Typically professional games are primarily developed in C++. However, unless you're a veteran C++ developer I'd recommend choosing a language you are more familiar with while learning the nuances of game development otherwise you may find yourself battling the syntax and general nature of C++ more than the conceptual particulars related to game programming. C# and XNA, or even the now-defunct Managed Direct X, is a great way to start as a few have already mentioned. A wealth of information covering game development in C# is readily available on the web and in print and a large number of communities exist to provide you support while you learn, so take advantage of them.
Also take note that while XNA is a more complete game development framework there are many other available libraries such as Ogre, OpenGL, and Irrlicht that cover everything from audio to physics.
Try to gain an understanding of game fundamentals and build up your experience through ever increasingly complex projects. This is not to say it is impossible to take on a large project as your first, but in my experience smaller projects tend to be completed with more regularity. Each game you finish will build your confidence, experience, and skill set.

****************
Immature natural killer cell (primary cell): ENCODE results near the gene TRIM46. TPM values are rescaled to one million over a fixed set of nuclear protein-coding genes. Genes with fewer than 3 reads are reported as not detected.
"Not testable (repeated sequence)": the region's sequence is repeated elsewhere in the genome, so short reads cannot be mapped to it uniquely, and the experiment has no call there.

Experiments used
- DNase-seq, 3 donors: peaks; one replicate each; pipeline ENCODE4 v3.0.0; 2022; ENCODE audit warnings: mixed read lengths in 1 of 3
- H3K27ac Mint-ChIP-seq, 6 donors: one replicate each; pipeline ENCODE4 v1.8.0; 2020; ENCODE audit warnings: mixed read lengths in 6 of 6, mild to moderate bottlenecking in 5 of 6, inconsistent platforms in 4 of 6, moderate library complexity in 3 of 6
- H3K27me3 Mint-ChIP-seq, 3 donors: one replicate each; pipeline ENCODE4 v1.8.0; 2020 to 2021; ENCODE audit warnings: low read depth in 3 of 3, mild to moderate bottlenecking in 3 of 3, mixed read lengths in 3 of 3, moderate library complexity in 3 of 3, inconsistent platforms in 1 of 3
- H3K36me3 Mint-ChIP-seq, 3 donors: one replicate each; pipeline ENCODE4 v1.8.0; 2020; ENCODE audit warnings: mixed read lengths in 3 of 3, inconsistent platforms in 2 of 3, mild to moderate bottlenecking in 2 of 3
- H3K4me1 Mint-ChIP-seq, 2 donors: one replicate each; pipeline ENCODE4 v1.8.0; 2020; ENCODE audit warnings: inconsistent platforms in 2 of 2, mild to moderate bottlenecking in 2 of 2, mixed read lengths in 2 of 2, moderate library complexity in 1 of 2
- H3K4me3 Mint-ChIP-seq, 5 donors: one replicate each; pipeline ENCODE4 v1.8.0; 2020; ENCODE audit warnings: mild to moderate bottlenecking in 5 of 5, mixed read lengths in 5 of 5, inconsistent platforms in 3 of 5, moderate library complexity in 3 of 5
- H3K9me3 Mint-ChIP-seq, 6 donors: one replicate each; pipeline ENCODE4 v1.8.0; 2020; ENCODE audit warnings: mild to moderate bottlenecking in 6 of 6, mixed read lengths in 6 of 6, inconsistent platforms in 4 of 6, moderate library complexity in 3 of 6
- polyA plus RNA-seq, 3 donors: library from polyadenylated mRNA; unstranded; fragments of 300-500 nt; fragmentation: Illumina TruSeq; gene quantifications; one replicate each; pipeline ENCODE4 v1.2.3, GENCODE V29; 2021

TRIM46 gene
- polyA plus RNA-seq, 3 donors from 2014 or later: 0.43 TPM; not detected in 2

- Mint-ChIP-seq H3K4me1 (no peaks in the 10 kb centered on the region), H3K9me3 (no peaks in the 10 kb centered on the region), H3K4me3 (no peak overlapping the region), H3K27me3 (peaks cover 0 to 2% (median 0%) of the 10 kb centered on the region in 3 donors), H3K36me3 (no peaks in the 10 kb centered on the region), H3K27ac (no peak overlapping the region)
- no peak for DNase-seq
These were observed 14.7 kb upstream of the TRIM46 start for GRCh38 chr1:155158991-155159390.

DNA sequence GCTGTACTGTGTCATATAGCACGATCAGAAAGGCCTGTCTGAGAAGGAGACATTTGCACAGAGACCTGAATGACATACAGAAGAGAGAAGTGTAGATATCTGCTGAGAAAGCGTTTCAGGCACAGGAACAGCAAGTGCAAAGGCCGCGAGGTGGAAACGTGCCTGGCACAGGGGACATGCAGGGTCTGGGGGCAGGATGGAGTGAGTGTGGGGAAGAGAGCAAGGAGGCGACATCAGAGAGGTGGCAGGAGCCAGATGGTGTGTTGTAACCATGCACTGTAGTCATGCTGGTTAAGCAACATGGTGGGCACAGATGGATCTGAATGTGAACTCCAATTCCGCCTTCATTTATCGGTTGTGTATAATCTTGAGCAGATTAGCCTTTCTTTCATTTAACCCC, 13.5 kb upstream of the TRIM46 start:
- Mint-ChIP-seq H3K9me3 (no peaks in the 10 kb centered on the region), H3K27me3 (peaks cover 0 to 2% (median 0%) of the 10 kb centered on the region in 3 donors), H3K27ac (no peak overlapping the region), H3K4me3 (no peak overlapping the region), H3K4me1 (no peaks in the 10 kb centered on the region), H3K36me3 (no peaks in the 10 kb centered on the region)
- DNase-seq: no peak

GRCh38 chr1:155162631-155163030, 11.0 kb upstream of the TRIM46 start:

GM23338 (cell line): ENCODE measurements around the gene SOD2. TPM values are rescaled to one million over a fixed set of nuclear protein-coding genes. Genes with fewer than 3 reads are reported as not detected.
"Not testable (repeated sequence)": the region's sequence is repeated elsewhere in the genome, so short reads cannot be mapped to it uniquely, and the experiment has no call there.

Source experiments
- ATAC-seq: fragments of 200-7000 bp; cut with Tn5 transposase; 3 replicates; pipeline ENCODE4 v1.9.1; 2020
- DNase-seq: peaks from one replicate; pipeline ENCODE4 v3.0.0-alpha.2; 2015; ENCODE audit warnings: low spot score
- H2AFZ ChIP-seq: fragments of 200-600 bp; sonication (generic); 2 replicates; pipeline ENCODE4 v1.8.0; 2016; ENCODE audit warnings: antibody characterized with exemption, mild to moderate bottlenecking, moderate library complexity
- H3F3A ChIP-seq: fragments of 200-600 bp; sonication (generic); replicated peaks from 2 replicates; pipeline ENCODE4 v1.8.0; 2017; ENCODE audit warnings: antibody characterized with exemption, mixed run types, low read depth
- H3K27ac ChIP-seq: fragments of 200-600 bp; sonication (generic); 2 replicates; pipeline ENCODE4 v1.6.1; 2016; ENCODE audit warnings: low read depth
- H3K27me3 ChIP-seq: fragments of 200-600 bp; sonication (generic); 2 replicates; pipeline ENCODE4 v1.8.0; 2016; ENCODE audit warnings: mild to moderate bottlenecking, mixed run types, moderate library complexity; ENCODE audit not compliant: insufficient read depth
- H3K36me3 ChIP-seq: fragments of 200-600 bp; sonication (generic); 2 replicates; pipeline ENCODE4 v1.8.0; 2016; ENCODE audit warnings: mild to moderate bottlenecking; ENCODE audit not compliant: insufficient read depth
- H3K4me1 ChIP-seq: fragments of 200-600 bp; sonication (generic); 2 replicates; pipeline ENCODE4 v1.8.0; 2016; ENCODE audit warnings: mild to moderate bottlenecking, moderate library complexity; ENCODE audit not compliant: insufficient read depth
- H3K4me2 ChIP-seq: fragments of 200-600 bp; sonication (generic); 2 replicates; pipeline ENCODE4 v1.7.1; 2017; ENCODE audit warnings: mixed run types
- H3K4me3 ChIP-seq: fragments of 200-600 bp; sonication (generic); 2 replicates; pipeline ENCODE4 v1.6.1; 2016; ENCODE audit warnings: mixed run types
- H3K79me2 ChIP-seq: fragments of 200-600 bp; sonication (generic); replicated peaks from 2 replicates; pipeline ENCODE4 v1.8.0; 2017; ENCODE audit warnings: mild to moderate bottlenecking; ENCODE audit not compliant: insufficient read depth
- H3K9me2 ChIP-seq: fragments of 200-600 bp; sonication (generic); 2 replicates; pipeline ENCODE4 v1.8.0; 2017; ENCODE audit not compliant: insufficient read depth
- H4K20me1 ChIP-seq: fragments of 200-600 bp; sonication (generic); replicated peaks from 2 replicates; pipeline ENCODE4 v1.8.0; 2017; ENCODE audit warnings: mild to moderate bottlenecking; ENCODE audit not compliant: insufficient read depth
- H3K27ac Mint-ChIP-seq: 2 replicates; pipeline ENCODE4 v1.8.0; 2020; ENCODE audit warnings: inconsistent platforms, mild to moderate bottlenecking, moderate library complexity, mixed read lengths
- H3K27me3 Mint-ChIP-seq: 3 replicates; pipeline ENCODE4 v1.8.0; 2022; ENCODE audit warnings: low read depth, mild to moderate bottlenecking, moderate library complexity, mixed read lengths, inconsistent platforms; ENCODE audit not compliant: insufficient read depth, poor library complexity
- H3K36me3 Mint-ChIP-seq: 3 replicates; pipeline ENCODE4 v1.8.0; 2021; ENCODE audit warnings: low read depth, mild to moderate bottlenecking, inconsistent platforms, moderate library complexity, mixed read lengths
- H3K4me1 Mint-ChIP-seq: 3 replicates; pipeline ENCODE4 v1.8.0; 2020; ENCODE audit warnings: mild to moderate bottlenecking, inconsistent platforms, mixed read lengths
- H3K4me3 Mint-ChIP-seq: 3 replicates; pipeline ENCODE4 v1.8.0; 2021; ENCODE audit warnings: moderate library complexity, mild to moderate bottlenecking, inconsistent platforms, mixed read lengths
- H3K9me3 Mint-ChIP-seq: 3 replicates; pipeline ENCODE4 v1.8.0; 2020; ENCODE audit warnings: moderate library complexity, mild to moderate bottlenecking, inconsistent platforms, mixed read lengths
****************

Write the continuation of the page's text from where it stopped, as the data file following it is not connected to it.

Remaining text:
I'd recommend checking out http://www.GameDev.net, the resources there are invaluable. Riemers.net also contains a some great tutorials on XNA and Direct X.
Finally try not to become disheartened by the vastness of understanding game development requires. Things may seem overwhelming when you're beginning in the field but try to keep in mind that even the industry gurus started with no knowledge at some point. With persistence, passion, and patience you'll master the necessary skills to create truly enjoyable games.